Federal Reserve Vice Chairman Stanley Fischer said low U.S. inflation, while probably restrained by temporary factors, remains a concern as the labor market nears a sweet spot.
“A large part of the current inflation is temporary,” Fischer said in an interview Monday with Tom Keene on Bloomberg Television. After the effects of cheaper oil and other raw materials dissipate, “these things will stabilize at some point, so we’re not going to be as low as we are forever.”
Fischer’s remarks indicate that while he’s pleased with progress on employment, he may be waiting for signs inflation will start moving up toward the central bank’s target. The Federal Open Market Committee meets Sept. 16-17 for a gathering at which many investors and economists expect it will raise interest rates for the first time in almost 10 years.
“Employment has been rising pretty fast relative to previous performance, and yet inflation is very low,” he said. “And the concern about this situation is not to move before we see inflation, as well as employment, returning to more normal levels.”
Traders were pricing in a 52 percent probability that the Fed raises rates at the September meeting as of 3:54 p.m. New York time, based on the assumption that the effective federal funds rate will average 0.375 percent after liftoff. The odds were 54 percent late Friday.
In a speech Monday afternoon, Atlanta Fed President Dennis Lockhart said “I think the point of liftoff is close,” even if there’s no “foreordained date.” Lockhart, a voting FOMC member this year, told the Atlanta Press Club that “the incoming numbers will dictate the timing of the decision.”
In their statement after their July meeting, Fed officials said they believe an increase will be warranted once there has been “some further improvement in the labor market.”
A Labor Department report Aug. 7 showed employers added 215,000 jobs last month, in line with the 211,000 average monthly gain so far this year. The jobless rate held at 5.3 percent, average weekly hours inched up and the underemployment rate edged down. The August jobs report is scheduled to be released Sept. 4.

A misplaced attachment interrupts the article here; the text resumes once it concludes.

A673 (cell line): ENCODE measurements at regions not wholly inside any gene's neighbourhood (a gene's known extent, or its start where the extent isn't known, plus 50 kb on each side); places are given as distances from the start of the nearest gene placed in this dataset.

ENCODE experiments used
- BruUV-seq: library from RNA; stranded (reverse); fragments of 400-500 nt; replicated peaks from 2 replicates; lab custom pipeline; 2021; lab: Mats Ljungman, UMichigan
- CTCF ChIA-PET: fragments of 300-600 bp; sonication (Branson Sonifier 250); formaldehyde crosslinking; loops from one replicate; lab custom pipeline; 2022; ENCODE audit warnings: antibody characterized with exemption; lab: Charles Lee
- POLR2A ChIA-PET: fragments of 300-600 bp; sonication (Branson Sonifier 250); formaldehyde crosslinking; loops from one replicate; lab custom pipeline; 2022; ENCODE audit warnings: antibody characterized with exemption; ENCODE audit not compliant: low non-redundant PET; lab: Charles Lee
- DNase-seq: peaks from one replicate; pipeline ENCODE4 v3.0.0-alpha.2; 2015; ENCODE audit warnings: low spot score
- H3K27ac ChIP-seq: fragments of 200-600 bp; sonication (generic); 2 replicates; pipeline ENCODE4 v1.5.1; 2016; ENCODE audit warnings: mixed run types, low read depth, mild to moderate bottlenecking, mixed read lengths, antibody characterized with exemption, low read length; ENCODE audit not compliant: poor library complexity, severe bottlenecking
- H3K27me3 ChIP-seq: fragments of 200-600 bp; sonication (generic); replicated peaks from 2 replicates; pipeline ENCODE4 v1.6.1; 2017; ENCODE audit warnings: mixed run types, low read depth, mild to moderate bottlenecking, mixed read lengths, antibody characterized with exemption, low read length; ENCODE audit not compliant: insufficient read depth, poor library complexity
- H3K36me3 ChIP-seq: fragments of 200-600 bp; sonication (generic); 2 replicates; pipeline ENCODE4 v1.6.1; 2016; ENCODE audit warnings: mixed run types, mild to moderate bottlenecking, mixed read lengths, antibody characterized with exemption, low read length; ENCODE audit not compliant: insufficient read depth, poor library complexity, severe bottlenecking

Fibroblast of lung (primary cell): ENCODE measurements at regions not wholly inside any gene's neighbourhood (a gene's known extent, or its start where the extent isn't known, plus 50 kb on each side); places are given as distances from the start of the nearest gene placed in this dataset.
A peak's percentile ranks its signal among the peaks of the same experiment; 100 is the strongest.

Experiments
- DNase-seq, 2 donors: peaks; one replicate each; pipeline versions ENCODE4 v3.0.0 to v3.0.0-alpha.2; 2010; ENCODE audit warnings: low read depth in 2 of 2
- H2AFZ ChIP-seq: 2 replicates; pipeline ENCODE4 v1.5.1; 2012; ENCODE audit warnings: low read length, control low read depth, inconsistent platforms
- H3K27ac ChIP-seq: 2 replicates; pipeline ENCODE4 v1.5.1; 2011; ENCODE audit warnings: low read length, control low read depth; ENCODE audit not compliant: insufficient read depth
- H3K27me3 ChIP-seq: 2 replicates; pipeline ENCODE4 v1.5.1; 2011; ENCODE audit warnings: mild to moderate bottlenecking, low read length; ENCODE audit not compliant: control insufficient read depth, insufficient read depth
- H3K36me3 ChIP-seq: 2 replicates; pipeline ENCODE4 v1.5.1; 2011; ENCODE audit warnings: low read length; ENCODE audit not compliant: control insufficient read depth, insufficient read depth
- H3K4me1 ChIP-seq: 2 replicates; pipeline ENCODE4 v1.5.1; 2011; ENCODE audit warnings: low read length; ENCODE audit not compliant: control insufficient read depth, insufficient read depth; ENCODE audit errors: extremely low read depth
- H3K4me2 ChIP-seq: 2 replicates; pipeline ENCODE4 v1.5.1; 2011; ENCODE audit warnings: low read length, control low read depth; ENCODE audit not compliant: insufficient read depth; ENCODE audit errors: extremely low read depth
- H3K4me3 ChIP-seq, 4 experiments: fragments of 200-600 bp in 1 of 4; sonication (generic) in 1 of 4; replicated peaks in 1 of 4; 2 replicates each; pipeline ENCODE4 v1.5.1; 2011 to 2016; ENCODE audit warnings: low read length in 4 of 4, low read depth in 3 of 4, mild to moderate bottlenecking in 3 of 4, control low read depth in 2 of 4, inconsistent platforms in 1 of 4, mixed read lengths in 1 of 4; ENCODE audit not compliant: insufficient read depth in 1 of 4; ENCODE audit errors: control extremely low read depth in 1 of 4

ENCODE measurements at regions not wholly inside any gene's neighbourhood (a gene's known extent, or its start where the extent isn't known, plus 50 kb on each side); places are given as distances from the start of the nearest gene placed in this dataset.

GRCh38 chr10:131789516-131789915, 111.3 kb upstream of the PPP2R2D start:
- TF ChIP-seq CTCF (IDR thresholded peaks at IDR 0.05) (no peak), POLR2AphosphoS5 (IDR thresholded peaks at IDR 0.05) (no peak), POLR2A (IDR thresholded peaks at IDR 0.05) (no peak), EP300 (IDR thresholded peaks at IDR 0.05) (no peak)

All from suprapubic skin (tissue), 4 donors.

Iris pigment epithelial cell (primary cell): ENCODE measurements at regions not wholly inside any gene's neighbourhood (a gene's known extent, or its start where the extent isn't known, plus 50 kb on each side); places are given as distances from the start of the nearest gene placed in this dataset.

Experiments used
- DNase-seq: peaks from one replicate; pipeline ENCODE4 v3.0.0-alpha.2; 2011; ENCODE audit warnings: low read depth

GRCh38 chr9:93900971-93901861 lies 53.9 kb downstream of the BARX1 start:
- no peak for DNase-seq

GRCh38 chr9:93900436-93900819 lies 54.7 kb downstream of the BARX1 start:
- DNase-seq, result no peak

Fischer, a former head of the Bank of Israel, acknowledged that inflation had become the greater concern for policy makers.
“The problem is not with the part that’s unusual in the dual mandate, namely employment, that’s doing just fine,” Fischer, 71, said. “It’s with the inflation part.”
The Fed is looking for signs that inflation will strengthen toward its 2 percent goal before it starts to increase rates. Policy makers’ preferred gauge of prices has been below target for more than three years, climbing by 0.3 percent in the year through June.
“I felt Fischer’s comments were a little more dovish than market expectations going in,” said Krishna Guha, vice chairman of Evercore ISI in Washington. “It certainly suggests that September is by no means a done deal.”
Guha said it was notable that Fischer suggested the Fed might engage in more monetary policy easing if inflation were its only mandate.
“It would be odd in that context to say, ‘I think we should hike in a few weeks time,’” Guha said.
Fischer also said the Fed’s “ultra-accommodative” policy over the past several years had worked.
“The low interest rates are designed to help the recovery,” he said. “In terms of employment, they’ve done that very well.”
Fischer said the Fed takes international economic developments into account, but its first responsibility is to tend to the U.S.
“Our duty specified in law is to the American economy,” he said. “Of course, what happens abroad affects us. If the rest of the works is slower, that’s not good for the U.S. economy.”
The European Central Bank is engaged in bond purchases designed to boost euro-area economies, and the Bank of Japan continued with unprecedented monetary stimulus earlier this month. China’s economy has slowed to its lowest level of growth since 2009.
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Yellen has said an increase will probably be appropriate this year if the data evolve as expected. While the October FOMC meeting isn’t followed by a Yellen press conference, she has said a policy move is possible at any of the committee’s meetings.
St. Louis Fed President James Bullard told the Wall Street Journal in late July that “we are in good shape” for a rate increase in September. Bullard votes on policy in 2016.